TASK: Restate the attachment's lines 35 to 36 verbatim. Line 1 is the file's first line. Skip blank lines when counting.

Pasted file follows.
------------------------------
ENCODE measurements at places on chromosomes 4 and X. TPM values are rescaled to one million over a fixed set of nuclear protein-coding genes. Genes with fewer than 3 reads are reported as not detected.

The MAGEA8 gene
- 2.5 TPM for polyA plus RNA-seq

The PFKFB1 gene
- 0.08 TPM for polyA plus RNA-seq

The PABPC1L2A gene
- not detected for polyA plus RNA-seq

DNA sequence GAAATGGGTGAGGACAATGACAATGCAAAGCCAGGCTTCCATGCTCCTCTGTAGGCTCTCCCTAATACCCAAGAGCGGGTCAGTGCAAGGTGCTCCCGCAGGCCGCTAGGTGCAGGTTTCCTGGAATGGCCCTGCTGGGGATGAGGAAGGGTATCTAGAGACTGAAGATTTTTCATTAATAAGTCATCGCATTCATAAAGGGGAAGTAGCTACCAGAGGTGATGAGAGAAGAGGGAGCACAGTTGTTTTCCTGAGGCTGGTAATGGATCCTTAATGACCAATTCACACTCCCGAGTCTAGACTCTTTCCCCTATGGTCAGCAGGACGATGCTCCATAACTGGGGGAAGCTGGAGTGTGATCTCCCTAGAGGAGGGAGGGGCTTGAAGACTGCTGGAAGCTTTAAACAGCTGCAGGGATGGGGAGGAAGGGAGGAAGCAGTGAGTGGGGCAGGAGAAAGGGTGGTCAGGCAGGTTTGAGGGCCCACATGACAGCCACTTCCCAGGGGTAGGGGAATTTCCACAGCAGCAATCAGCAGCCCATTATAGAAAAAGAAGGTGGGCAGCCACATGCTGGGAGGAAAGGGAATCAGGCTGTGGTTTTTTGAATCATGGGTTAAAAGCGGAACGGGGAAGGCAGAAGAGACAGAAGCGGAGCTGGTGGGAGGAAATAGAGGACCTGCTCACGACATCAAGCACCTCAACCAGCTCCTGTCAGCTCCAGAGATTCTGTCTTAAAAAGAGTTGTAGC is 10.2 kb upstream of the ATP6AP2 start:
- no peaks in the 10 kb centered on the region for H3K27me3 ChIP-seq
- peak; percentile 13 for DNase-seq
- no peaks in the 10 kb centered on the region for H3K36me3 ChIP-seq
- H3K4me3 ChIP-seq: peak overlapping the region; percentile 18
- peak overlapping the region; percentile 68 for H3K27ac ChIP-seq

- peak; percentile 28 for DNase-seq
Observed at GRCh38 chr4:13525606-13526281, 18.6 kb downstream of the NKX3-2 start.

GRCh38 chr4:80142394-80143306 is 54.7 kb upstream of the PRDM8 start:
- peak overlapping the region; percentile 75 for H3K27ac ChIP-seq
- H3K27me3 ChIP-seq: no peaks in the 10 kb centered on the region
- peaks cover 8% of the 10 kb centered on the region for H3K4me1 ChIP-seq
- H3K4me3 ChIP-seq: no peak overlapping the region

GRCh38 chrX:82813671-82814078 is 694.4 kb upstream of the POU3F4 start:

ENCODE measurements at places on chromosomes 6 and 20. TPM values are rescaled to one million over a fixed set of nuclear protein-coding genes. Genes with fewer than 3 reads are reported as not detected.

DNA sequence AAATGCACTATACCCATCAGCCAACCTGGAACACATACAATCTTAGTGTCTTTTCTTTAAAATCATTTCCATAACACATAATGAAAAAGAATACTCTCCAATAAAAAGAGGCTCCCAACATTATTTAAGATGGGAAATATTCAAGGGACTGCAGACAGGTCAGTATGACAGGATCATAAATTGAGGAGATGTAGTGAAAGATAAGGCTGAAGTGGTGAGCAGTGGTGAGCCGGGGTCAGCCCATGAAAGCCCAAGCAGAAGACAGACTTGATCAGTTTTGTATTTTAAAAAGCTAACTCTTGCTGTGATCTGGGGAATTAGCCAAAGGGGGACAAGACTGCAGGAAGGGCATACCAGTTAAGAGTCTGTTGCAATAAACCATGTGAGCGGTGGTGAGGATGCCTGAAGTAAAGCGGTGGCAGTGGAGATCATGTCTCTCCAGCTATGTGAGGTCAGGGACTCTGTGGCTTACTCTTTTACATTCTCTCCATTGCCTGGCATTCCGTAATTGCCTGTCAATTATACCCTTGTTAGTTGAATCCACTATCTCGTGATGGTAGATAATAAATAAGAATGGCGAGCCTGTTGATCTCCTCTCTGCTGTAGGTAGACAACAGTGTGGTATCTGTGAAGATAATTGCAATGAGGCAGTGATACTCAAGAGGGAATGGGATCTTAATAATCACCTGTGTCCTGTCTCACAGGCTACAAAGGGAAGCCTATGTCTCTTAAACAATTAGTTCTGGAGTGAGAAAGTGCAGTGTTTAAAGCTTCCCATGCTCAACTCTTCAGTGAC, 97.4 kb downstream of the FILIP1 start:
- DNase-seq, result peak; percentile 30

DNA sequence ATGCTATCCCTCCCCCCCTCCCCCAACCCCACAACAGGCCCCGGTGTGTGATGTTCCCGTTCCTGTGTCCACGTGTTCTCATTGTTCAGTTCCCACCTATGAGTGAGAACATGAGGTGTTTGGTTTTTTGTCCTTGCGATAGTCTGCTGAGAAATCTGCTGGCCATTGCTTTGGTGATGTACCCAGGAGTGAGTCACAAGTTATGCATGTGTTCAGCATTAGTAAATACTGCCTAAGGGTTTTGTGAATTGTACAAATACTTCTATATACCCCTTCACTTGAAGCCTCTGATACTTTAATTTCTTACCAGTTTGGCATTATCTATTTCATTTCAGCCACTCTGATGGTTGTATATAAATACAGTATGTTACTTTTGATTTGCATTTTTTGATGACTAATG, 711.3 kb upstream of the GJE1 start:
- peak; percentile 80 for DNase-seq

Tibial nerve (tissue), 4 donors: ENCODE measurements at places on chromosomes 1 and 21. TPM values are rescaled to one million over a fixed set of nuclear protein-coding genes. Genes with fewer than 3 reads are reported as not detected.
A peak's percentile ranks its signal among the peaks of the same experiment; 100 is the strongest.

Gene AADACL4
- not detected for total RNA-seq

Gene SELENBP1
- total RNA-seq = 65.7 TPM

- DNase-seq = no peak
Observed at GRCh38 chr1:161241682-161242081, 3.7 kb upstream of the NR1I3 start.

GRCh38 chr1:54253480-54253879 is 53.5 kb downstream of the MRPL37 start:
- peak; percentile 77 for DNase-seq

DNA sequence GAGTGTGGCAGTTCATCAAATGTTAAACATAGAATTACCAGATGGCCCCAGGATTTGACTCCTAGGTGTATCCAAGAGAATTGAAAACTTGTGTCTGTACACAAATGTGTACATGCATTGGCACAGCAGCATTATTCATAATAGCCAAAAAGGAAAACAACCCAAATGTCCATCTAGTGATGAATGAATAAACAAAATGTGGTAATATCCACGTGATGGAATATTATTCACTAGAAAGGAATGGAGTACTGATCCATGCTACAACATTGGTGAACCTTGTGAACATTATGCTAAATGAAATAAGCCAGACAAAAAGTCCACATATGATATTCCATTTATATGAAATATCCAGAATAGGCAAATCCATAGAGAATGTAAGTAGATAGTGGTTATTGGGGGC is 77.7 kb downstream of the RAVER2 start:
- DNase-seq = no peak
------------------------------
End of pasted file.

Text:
GRCh38 chr1:54253480-54253879 is 53.5 kb downstream of the MRPL37 start:
- peak; percentile 77 for DNase-seq